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What was myVoice?

The myVoice project brought together young autistic people aged 16-25 as youth consultants, content creators and online facilitators. The three-year project funded by the Department of Health was aimed at connecting autistic young people with other young adults with autism and giving them a say in their local communities.

What did myVoice achieve? 

We worked in four London areas to help improve the kinds of local services that autistic people use in their every day lives - from health centres to colleges, libraries and youth clubs. Our youth consultants were trained on how to review and give feedback on the quality of local services and worked with local councils to make improvements.

The volunteers created content such as blogs and videos, about a range of different areas in life and how to tackle them. They wanted to share their experiences with others in order to help them navigate the world. They also hosted online chats where young people could share their tips and advice with others.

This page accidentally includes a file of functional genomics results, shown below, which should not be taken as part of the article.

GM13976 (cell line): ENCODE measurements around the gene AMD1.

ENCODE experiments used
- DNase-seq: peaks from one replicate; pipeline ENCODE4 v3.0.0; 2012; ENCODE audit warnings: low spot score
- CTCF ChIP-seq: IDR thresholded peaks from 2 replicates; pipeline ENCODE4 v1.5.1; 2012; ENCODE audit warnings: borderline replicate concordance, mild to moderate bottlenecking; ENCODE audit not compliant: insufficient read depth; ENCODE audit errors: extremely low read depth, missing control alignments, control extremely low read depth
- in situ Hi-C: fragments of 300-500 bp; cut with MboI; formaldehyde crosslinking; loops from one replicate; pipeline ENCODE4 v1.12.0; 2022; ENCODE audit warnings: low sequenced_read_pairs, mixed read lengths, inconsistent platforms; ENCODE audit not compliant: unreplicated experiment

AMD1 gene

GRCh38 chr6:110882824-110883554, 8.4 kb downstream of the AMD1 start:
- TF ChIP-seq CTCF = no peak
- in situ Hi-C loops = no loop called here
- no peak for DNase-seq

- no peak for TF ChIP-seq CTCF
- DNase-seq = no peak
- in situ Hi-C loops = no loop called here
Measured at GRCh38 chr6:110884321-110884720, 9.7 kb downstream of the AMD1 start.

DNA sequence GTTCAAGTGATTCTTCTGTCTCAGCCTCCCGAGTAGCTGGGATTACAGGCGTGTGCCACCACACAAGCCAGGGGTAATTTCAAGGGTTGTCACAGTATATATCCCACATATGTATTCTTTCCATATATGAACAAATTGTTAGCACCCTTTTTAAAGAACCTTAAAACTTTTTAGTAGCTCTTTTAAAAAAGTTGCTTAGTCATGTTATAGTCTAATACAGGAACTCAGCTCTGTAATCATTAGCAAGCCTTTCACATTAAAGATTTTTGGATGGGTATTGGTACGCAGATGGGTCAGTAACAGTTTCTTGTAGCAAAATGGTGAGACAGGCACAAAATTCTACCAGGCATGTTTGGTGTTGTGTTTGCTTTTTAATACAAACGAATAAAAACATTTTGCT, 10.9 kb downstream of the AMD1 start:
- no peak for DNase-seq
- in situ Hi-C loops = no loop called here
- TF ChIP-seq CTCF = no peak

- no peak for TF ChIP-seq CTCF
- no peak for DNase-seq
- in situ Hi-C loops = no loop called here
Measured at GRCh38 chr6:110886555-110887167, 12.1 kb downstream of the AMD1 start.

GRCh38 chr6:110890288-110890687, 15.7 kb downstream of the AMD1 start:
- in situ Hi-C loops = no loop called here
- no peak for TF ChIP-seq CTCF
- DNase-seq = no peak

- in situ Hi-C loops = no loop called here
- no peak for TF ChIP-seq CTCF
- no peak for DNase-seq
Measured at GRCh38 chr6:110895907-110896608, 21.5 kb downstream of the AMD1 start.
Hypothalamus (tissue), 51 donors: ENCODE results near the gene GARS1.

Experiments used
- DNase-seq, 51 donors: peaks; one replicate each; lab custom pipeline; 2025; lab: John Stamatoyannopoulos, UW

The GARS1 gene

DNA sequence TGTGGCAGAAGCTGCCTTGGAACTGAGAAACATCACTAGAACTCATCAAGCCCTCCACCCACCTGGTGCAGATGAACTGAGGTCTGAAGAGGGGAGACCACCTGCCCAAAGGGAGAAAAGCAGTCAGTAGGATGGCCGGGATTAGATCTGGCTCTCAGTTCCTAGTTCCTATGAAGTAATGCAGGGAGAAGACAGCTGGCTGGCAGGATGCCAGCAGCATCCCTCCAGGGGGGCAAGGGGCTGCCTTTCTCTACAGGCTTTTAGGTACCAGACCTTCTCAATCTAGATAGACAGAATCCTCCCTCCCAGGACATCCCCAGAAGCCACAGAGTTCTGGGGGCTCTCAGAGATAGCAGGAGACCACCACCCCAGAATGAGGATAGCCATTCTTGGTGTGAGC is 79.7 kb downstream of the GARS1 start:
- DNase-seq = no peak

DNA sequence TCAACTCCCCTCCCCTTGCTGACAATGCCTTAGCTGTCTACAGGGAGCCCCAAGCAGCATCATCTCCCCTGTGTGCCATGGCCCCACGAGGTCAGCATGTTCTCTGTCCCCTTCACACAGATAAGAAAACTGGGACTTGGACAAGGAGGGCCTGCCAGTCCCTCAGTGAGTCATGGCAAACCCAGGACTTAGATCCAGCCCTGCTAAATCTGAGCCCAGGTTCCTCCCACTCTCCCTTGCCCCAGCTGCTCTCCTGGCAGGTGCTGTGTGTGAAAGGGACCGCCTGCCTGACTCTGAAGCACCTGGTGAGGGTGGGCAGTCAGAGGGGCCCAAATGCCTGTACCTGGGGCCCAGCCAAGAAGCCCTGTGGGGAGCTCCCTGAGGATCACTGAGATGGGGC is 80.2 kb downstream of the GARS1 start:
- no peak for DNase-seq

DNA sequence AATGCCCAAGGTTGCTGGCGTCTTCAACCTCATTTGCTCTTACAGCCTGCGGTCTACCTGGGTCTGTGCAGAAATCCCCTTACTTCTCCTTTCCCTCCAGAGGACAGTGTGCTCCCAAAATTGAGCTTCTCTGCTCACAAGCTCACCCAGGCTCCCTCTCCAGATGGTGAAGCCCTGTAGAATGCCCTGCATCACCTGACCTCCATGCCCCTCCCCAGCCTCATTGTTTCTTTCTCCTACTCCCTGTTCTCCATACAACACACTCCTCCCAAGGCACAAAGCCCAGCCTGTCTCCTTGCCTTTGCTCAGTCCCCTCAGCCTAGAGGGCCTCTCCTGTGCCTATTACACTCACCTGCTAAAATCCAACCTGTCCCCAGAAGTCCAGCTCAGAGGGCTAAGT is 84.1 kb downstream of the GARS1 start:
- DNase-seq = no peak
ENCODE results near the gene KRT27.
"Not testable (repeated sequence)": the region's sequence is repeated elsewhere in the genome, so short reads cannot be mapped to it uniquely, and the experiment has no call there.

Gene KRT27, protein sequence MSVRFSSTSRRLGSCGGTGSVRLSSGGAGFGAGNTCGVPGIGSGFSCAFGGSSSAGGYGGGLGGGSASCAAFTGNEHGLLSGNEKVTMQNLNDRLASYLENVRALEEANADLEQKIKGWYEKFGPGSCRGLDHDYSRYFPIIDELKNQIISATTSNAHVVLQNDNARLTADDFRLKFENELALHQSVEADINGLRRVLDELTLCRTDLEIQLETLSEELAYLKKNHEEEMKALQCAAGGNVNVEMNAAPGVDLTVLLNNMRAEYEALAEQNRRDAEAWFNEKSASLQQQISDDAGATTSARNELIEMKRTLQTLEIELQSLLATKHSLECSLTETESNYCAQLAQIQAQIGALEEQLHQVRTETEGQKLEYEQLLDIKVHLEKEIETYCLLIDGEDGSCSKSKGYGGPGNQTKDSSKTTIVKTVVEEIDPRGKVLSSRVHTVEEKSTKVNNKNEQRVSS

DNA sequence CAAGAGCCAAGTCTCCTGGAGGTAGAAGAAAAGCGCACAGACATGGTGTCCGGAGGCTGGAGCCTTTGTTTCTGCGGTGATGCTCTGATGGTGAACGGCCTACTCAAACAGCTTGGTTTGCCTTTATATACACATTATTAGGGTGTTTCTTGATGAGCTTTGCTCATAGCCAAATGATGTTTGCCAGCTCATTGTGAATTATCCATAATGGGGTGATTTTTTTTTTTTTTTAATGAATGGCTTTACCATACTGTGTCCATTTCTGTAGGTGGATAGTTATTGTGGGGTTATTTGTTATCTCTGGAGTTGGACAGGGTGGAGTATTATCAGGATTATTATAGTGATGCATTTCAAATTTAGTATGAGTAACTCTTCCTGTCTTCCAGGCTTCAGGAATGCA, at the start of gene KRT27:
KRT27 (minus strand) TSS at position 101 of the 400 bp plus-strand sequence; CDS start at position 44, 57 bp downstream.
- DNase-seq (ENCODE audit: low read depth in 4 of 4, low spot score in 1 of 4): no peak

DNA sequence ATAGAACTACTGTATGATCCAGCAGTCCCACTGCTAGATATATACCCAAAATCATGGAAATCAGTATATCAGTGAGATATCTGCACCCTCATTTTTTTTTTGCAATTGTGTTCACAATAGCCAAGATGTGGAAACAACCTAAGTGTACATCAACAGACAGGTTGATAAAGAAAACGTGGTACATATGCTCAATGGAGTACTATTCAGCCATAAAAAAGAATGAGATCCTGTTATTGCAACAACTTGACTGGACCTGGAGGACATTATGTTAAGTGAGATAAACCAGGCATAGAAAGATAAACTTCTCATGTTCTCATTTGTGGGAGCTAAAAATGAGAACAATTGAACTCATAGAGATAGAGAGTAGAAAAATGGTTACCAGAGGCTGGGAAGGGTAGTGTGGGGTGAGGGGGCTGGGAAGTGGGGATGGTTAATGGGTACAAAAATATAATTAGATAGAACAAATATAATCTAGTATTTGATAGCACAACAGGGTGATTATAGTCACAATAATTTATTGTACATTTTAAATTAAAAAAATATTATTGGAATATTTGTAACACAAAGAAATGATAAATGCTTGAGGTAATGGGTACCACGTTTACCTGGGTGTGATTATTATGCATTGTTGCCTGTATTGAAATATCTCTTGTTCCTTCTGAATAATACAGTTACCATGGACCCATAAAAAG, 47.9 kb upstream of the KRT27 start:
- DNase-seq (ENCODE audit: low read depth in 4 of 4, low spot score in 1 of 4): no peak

Where can I find myVoice content?

Although the project is now finished, the content produced is still useful for autistic young people. We have pulled together our favourite pieces on a variety of topics. 


  • Top tips for dealing with bullying - Louise dealt with her bullies and you can too. Here she talks about her experience and shares her top tips for putting an end to the bullying.
  • myVoice chat with Bullying UK - as one of the clear scars in modern-day society faced by children and young people across the UK, bullying more often than not will touch the lives of individuals in education and into adulthood.
  • Mate crime - Holly explains what mate crime is and the things you can do if you think you've been made a victim of mate crime.

Celebrating autistic differences


Everyday life

Friendships, relationships and loneliness

Knowing your normal

Mental and physical health

Policy and campaigning

Transition to adulthood

  • Moving autism into adulthood - Jack shares some of the realities of being an autistic adult and the changes in support available, as autistic young adults move from education to employment or training.

Autism and employment